The same U.S. defense report suggested that China is developing teams to attack, defend, and exploit computer networks with a separate section handling electronic countermeasures. It cited logistics systems and satellite communications as possible targets and claims that exercises have been held in cooperation with other PLA wings since 2005.

Indeed, the cyber warfare programs of China and the U.S. share one objective: to access and render inoperable the command and control systems of adversaries, whether earth- or space-based.

But the potential of cyber warfare goes far beyond infiltration into the communications systems of a potential adversary. Looking back to the height of the Cold War, nuclear missile technology and weaponry were focused on physical destruction of the infrastructure of adversaries. Psychological deterrence was one objective. The other was to decimate potential adversaries’ economies should war become unavoidable.

Increasingly, the advanced economies of the world have become dependent on the worldwide web for managing banking, finance, telecommunications, energy flows, power grids, transportation and delivery systems, industrial processes, inventory management, emergency services, remote diagnostic medical assistance, etc.

Solutions for The Cyber Warfare Paradigm Shift
The Pandora’s box of full-scale cyber war is open now. As in all wars, our collective national defenses must excel enemy aggression. We will therefore need to understand the following.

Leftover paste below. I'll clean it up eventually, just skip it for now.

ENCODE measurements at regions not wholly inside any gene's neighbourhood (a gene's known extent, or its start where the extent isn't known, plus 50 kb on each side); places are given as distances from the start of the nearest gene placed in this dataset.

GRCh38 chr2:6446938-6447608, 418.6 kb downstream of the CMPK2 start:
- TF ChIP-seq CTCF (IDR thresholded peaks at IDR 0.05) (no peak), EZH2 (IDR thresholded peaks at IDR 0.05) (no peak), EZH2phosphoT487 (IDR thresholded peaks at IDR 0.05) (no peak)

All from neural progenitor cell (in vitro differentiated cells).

• First, defense has always been about securing trade routes and markets. Considering several trillion dollars of trade is routed digitally, a counter-attack will require electronic weapons that can disable attacking systems from various parts of the world. This counter-attack will ultimately need the support of governments. These forces will save businesses a lot of lost time and money in dealing with rogue, politically motivated, electronic attacks from radical and criminal groups scattered across the world and within nation(s).
  • Second, mobilization of resources including new investment will become necessary on interoperable, knowledge management and analysis systems.
  • Third, investment in more local human intelligence across the globe will be essential. The expertise of the very few available people who are proficient in digital technologies would need to be utilized to train the counter-attack-forces through the establishment of national centre(s) of excellence for digital defense.
  • Fourth, nothing significant can be achieved without this cohesive sharing capability being made available to the future counter-attack-forces, who would be able to ensure reliability, availability, maintainability, and scalability of business systems in the event of protracted hacker attacks.

We must ultimately hope that the pace of dissemination of real time information throughout the world will outpace the determination of a few governments and their proxies to disrupt our way of life.


***Posted February 13th, 2010